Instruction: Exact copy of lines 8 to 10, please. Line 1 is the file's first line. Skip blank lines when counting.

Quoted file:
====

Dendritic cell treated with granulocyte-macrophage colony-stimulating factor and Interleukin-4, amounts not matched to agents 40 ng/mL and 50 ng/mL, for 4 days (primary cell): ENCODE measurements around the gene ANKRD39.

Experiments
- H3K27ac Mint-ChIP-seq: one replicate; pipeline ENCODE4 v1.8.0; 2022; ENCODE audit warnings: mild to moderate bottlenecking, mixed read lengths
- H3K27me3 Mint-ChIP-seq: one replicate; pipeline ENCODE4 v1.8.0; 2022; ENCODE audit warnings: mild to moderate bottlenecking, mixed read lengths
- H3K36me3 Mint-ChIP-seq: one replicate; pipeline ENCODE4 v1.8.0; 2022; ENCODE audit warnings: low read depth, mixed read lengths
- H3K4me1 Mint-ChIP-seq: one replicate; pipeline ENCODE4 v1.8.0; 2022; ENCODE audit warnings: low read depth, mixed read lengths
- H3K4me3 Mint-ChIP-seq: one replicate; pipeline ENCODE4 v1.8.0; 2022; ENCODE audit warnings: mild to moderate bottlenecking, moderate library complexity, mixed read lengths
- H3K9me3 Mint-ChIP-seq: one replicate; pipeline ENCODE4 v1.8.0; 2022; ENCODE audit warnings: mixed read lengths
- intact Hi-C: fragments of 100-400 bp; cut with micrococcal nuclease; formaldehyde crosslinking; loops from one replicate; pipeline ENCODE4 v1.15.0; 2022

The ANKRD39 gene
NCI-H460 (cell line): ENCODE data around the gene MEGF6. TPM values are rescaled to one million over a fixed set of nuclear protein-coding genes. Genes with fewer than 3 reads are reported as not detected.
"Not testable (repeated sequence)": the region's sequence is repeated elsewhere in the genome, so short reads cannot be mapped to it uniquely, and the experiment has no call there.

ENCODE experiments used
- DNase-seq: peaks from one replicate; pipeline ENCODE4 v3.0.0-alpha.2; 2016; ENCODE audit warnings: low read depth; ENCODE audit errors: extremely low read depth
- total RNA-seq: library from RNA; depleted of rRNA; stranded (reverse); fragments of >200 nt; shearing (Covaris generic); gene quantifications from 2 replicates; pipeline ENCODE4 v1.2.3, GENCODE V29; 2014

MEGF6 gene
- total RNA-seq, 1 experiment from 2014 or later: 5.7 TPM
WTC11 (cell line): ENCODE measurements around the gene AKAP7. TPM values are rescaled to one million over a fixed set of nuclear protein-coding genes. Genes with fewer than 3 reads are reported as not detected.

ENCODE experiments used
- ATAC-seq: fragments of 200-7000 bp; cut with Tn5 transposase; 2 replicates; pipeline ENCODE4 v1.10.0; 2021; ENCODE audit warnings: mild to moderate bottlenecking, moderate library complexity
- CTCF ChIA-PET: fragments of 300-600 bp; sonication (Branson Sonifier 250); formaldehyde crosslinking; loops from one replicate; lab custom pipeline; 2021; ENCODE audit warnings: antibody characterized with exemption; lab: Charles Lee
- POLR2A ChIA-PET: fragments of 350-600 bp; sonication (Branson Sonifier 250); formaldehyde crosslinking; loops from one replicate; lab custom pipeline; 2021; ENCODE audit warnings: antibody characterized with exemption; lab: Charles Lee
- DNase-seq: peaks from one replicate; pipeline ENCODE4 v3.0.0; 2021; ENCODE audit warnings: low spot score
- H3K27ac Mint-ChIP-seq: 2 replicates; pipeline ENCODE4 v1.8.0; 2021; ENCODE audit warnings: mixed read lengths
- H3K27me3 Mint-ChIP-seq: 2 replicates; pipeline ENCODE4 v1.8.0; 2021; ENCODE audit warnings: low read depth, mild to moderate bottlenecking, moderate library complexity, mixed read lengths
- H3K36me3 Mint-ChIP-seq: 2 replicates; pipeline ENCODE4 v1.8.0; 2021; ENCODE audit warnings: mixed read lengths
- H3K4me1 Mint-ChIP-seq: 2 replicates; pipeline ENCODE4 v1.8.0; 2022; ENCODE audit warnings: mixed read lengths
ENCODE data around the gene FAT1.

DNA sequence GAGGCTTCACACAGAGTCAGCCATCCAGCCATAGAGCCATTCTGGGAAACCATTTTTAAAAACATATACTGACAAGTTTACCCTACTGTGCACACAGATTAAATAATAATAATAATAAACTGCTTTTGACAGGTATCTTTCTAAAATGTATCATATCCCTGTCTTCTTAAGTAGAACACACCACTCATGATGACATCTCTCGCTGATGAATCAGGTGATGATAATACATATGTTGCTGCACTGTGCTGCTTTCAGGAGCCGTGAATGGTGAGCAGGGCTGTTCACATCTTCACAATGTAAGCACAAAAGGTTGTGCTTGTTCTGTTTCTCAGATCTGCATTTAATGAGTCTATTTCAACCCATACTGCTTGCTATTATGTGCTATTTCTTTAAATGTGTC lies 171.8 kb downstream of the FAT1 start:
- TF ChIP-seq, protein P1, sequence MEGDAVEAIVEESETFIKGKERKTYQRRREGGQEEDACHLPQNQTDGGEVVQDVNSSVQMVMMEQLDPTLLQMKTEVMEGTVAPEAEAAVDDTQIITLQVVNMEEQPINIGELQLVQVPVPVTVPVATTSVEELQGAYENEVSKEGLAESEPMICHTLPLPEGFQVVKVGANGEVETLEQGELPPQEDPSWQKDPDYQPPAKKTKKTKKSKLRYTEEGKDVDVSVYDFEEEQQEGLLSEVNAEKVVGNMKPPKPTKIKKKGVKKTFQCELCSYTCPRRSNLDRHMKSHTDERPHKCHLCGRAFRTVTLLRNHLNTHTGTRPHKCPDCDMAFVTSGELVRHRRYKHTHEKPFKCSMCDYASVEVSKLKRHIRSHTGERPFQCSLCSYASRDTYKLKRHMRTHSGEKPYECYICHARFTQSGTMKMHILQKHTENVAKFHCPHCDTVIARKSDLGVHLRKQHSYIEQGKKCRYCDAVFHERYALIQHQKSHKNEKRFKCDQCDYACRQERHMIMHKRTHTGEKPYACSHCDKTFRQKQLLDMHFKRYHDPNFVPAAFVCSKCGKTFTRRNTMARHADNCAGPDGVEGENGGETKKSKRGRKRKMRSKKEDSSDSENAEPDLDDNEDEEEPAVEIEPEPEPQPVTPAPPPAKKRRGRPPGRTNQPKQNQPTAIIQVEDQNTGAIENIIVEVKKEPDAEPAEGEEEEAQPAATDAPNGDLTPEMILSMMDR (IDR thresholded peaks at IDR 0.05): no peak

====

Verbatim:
- H3K9me3 Mint-ChIP-seq: one replicate; pipeline ENCODE4 v1.8.0; 2022; ENCODE audit warnings: mixed read lengths
- intact Hi-C: fragments of 100-400 bp; cut with micrococcal nuclease; formaldehyde crosslinking; loops from one replicate; pipeline ENCODE4 v1.15.0; 2022

The ANKRD39 gene